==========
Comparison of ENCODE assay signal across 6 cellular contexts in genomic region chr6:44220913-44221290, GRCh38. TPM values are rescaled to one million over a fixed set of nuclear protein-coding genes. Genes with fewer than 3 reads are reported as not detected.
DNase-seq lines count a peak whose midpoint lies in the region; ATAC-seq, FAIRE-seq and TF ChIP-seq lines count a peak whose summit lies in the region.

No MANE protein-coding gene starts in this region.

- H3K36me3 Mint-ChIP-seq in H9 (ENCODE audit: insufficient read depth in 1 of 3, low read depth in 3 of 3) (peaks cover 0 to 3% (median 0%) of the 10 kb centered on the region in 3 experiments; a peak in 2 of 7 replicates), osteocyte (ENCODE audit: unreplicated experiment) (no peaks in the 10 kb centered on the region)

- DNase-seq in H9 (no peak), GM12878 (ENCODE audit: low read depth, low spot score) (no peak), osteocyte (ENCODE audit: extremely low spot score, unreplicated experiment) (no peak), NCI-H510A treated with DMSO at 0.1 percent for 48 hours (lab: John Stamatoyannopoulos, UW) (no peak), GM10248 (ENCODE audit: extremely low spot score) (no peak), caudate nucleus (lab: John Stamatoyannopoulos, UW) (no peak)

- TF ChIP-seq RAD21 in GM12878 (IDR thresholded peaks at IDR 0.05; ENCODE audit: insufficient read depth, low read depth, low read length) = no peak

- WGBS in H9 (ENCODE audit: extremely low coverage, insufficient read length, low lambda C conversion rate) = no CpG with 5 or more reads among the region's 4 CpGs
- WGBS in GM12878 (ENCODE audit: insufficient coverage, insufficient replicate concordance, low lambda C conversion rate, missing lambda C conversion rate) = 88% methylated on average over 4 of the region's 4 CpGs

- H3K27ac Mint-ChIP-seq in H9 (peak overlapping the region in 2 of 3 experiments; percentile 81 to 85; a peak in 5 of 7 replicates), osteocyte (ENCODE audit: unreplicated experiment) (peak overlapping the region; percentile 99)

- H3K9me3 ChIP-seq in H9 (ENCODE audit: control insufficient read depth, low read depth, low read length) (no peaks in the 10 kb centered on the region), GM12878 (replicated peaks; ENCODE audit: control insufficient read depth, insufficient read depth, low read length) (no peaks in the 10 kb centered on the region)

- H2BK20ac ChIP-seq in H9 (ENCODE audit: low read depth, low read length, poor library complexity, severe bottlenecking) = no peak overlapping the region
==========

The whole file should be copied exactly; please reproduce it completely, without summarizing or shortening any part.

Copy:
Comparison of ENCODE assay signal across 6 cellular contexts in genomic region chr6:44220913-44221290, GRCh38. TPM values are rescaled to one million over a fixed set of nuclear protein-coding genes. Genes with fewer than 3 reads are reported as not detected.
DNase-seq lines count a peak whose midpoint lies in the region; ATAC-seq, FAIRE-seq and TF ChIP-seq lines count a peak whose summit lies in the region.

No MANE protein-coding gene starts in this region.

- H3K36me3 Mint-ChIP-seq in H9 (ENCODE audit: insufficient read depth in 1 of 3, low read depth in 3 of 3) (peaks cover 0 to 3% (median 0%) of the 10 kb centered on the region in 3 experiments; a peak in 2 of 7 replicates), osteocyte (ENCODE audit: unreplicated experiment) (no peaks in the 10 kb centered on the region)

- DNase-seq in H9 (no peak), GM12878 (ENCODE audit: low read depth, low spot score) (no peak), osteocyte (ENCODE audit: extremely low spot score, unreplicated experiment) (no peak), NCI-H510A treated with DMSO at 0.1 percent for 48 hours (lab: John Stamatoyannopoulos, UW) (no peak), GM10248 (ENCODE audit: extremely low spot score) (no peak), caudate nucleus (lab: John Stamatoyannopoulos, UW) (no peak)

- TF ChIP-seq RAD21 in GM12878 (IDR thresholded peaks at IDR 0.05; ENCODE audit: insufficient read depth, low read depth, low read length) = no peak

- WGBS in H9 (ENCODE audit: extremely low coverage, insufficient read length, low lambda C conversion rate) = no CpG with 5 or more reads among the region's 4 CpGs
- WGBS in GM12878 (ENCODE audit: insufficient coverage, insufficient replicate concordance, low lambda C conversion rate, missing lambda C conversion rate) = 88% methylated on average over 4 of the region's 4 CpGs

- H3K27ac Mint-ChIP-seq in H9 (peak overlapping the region in 2 of 3 experiments; percentile 81 to 85; a peak in 5 of 7 replicates), osteocyte (ENCODE audit: unreplicated experiment) (peak overlapping the region; percentile 99)

- H3K9me3 ChIP-seq in H9 (ENCODE audit: control insufficient read depth, low read depth, low read length) (no peaks in the 10 kb centered on the region), GM12878 (replicated peaks; ENCODE audit: control insufficient read depth, insufficient read depth, low read length) (no peaks in the 10 kb centered on the region)

- H2BK20ac ChIP-seq in H9 (ENCODE audit: low read depth, low read length, poor library complexity, severe bottlenecking) = no peak overlapping the region